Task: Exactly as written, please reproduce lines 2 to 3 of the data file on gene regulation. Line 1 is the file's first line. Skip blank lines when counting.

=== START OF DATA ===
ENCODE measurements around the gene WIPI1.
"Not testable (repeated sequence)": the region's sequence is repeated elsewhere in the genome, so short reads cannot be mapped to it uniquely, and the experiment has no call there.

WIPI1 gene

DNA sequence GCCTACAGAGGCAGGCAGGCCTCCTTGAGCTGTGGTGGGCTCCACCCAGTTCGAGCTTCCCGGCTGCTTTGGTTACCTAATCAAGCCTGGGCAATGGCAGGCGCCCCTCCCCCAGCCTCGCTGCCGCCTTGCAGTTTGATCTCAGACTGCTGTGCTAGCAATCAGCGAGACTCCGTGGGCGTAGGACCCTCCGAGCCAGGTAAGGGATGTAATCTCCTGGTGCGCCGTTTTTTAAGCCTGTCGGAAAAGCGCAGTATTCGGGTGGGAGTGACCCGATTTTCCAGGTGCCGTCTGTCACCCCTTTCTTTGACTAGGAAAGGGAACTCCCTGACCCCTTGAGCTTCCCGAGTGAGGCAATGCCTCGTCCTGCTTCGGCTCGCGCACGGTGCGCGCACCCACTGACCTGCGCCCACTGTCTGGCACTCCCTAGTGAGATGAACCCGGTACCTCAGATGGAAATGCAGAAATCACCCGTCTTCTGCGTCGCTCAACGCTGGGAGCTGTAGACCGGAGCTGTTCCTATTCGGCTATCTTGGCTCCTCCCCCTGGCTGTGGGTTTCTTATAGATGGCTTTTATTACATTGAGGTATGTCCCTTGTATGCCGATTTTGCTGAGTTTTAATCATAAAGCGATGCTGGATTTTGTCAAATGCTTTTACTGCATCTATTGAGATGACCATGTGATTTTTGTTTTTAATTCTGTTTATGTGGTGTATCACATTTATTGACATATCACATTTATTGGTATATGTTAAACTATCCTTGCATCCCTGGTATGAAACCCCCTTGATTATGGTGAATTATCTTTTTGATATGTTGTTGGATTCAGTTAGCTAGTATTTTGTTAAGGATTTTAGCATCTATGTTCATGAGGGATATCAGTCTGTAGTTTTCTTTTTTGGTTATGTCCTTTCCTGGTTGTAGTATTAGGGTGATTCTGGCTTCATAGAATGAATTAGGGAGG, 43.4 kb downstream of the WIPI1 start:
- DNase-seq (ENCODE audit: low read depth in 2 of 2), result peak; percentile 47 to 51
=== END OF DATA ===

"Not testable (repeated sequence)": the region's sequence is repeated elsewhere in the genome, so short reads cannot be mapped to it uniquely, and the experiment has no call there.

WIPI1 gene